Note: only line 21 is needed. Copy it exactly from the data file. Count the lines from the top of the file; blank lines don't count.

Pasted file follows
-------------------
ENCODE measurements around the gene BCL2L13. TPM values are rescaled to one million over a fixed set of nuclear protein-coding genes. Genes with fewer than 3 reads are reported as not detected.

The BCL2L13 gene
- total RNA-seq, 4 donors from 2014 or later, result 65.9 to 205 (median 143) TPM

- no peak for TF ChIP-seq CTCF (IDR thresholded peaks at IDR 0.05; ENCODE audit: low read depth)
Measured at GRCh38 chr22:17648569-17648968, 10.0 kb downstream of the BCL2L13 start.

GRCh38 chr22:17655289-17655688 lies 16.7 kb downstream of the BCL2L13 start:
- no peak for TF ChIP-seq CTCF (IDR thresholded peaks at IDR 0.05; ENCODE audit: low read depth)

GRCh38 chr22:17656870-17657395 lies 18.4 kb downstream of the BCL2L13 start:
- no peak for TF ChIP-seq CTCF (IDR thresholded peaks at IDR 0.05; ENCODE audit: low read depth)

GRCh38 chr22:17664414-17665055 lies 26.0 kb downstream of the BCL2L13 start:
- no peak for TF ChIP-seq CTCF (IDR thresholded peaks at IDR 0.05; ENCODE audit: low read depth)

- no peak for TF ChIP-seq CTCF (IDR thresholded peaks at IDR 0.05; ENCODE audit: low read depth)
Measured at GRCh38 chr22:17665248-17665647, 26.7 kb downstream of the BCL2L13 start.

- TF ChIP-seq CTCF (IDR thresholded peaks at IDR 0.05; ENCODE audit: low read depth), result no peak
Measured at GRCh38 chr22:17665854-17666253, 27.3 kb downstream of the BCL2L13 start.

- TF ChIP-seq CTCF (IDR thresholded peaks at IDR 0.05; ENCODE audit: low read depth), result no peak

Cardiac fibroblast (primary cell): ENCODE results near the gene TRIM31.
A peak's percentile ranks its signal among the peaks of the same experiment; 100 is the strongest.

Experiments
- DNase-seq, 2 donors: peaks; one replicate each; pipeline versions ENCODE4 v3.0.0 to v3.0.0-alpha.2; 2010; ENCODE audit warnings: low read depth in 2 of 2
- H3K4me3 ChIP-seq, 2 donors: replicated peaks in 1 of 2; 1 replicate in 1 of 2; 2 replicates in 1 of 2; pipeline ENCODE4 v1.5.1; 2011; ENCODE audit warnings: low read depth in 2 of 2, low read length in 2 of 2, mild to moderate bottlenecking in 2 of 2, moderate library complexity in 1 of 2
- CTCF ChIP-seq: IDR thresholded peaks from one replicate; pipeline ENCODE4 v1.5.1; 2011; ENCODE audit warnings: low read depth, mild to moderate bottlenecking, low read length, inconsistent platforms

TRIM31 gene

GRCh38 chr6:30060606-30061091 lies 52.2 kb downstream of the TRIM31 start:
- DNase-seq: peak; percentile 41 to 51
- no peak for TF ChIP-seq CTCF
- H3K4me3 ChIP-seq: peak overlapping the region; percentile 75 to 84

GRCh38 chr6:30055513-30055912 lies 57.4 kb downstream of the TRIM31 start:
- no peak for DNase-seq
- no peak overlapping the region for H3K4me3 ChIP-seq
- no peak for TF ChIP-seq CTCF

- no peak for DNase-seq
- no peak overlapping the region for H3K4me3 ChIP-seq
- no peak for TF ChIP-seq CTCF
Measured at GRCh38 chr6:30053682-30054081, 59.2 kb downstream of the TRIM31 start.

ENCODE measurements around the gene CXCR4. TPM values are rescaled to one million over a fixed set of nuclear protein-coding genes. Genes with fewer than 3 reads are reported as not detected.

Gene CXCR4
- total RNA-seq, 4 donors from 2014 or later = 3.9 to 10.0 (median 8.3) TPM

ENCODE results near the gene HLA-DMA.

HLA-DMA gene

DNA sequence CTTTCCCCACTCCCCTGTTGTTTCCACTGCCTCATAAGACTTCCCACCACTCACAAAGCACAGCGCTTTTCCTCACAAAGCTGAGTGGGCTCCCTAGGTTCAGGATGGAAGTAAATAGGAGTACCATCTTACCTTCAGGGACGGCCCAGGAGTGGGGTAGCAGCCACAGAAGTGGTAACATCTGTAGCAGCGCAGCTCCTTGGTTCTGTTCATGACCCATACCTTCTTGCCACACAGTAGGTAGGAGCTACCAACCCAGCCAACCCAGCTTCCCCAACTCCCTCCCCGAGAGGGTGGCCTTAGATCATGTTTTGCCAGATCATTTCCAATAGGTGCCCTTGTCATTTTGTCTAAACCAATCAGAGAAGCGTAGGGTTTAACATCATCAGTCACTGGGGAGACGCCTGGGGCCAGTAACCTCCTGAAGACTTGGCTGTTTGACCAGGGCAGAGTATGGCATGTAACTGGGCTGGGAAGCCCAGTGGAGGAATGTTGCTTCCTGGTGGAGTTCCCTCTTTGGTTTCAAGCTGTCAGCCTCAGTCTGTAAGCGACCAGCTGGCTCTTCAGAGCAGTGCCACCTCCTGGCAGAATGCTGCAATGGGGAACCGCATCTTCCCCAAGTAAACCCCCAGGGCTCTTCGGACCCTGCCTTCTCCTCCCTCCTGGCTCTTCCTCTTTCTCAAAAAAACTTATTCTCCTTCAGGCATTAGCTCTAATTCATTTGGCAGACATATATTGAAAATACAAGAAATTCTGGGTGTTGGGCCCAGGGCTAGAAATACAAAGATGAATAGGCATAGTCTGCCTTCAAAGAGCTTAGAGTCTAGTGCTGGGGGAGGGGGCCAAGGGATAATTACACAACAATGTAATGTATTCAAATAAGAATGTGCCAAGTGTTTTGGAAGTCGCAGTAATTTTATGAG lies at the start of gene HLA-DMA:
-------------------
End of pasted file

- H3K4me3 ChIP-seq, 2 donors: replicated peaks in 1 of 2; 1 replicate in 1 of 2; 2 replicates in 1 of 2; pipeline ENCODE4 v1.5.1; 2011; ENCODE audit warnings: low read depth in 2 of 2, low read length in 2 of 2, mild to moderate bottlenecking in 2 of 2, moderate library complexity in 1 of 2